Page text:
Friday, March 19, 2010

Political Graffiti Installation by Coup Regime

Art review by Julie Jigsawnovich

Pro-Coup Regime graffiti in Iran lacks artistic merit. This should come as no surprise, since artists there tend to be arrested and jailed for criticizing them. Following are two videos from security cameras outside the Tehran home of former Iranian presidential candidate, Mehdi Karroubi, documenting an event on March 15th

Although the red paint adds drama, it's applied without regard to overall composition. Clearly, it was applied by rank amateurs whose only goal was to shock and dismay. This is even more obvious when the installation on Karroubi's home is compared to paintings by New York artist, Richard Hambleton, who first made a name for himself with his street art. and

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Phrases scribbled onto the building include, "Death to Karroubi!" Perhaps this is the regime's reaction to Karroubi's reportage of rapes by prison guards and security forces.

Persian calligraphy can be beautiful, even when applied with spraypaint on a wall, but what we see here is simply bad handwriting without even the excuse of hurrying to avoid arrest--the police were there guarding the vandals! In my town of New York, although graffiti has reached the level of a serious art form, with collectors from around the world, painting graffiti in public areas is a felony crime. So, to me it is quite shocking that the vandalism of Karroubi's home was supported by Iranian police and persons wearing Islamic Republic of Iran uniforms.
The IRI regime frequently disparages Western media for allowing criticism of the regime. But the use of the color yellow for the anti-BBC and anti-Voice of America signs used in this performance seems an odd choice. Yellow signs and banners are usually associated with the People's Mojahedin Organization, a leftist group vehemently opposed to the IRI regime. Was this simply an oversight on the event planner's part, or an attempt at appropriation?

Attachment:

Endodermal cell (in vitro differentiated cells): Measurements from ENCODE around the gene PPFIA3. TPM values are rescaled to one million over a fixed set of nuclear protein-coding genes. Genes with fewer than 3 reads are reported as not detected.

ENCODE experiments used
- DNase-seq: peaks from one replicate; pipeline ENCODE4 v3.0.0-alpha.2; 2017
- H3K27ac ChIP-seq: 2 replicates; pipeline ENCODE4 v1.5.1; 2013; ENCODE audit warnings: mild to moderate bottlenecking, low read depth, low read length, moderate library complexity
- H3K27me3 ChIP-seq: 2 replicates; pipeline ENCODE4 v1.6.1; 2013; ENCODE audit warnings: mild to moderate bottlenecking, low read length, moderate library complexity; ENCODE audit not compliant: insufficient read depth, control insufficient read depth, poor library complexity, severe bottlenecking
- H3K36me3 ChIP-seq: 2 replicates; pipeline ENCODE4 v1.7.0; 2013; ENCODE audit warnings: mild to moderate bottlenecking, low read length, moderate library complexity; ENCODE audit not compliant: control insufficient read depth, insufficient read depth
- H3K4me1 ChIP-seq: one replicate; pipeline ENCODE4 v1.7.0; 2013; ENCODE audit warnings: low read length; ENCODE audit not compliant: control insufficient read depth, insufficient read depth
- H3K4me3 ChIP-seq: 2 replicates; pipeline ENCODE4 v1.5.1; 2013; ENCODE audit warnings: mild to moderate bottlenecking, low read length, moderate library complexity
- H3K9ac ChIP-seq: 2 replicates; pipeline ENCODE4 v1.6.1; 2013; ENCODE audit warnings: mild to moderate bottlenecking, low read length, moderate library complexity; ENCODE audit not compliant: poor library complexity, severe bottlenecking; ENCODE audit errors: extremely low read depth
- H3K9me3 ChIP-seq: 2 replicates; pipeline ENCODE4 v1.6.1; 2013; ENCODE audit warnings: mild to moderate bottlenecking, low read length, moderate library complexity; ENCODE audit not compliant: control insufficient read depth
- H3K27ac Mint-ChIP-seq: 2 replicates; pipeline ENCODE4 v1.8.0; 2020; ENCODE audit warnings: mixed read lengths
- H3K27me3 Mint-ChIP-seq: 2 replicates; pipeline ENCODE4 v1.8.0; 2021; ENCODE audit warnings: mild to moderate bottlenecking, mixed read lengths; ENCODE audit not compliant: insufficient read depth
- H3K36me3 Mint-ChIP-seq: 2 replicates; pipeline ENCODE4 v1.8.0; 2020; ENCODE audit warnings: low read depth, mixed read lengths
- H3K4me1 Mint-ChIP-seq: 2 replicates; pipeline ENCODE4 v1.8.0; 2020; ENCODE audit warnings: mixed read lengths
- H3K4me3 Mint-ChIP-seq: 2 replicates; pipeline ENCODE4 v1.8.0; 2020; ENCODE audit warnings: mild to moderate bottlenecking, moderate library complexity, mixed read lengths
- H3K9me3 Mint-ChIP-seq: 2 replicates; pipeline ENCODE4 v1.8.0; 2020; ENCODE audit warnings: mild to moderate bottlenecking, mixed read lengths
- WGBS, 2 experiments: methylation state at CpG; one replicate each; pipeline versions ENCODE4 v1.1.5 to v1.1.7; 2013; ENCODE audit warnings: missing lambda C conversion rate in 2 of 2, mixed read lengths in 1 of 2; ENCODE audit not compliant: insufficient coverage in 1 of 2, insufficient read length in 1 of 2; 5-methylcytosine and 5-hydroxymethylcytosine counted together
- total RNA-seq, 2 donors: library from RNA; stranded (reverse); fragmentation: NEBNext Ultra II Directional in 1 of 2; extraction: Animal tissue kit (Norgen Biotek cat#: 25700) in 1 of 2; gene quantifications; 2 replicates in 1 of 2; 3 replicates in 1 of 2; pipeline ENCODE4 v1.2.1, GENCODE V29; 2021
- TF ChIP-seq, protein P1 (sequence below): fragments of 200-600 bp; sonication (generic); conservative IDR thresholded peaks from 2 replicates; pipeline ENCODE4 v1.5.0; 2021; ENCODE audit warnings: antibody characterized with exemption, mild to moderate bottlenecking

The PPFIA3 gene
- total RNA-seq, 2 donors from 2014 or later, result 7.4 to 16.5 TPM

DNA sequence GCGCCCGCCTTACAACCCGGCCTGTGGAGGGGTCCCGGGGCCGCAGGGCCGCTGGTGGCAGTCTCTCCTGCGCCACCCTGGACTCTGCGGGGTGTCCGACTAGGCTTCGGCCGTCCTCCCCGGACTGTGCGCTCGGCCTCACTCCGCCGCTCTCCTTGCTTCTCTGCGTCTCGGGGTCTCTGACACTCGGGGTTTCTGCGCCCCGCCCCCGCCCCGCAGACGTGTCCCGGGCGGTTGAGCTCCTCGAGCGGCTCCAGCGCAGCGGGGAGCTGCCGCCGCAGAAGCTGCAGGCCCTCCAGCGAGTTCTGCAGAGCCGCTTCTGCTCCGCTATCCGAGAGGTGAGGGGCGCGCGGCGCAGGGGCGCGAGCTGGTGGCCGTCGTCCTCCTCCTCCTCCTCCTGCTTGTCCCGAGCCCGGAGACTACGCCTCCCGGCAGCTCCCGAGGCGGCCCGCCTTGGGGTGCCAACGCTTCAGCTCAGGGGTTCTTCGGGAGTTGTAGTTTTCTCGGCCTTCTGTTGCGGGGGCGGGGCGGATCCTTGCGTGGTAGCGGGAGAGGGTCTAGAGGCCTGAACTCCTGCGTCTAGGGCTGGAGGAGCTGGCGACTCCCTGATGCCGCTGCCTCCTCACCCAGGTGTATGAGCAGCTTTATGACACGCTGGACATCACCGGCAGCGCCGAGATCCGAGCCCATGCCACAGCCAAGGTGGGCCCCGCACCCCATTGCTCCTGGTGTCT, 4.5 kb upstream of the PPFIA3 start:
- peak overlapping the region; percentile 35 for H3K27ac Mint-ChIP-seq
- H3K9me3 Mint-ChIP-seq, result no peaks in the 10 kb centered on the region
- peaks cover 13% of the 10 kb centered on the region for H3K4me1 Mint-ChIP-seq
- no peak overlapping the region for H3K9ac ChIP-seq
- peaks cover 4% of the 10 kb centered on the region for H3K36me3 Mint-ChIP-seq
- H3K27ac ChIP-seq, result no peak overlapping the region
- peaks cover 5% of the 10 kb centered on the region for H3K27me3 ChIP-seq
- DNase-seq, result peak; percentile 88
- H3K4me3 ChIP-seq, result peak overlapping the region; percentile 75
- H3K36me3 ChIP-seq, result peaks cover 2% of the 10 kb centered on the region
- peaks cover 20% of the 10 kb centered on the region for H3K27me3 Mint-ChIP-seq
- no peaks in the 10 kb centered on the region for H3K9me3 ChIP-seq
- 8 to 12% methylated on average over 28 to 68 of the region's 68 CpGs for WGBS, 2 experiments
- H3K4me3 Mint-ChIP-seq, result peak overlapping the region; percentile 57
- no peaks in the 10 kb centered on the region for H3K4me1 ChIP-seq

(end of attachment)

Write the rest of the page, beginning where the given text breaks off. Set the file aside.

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"TEHRAN (AFP) – The wife of Iranian opposition leader Mehdi Karroubi claimed on Monday that a group of 'thugs' paid by 'corrupt' government officials had vandalised the apartment block where the family lives in Tehran. 'About 50 people, including four or five women gathered in front of our building with the support of intelligence and police forces and shouted slogans,' opposition leader Karroubi's website, Sahamnews,quoted his wife Fatemeh Karroubi as saying. 'They vandalised the building. These are thugs who are on a payroll,' she added."

For the sake of contrast, here is a Taham video by Fred Khoshtinat, with high artistic value and excellent use of Persian script and music by the Iranian composer, Mahdyar Aghajani, who fled Iran due to persecution. Although the song itself is not political as far as I know, shooting a rap video inside Iran was. At one point, the video shoot was endangerd by a police raid, and the crew, actors and musicians barely escaped arrest by hiding the camera in a flower pot and running away, according to Aghajani.
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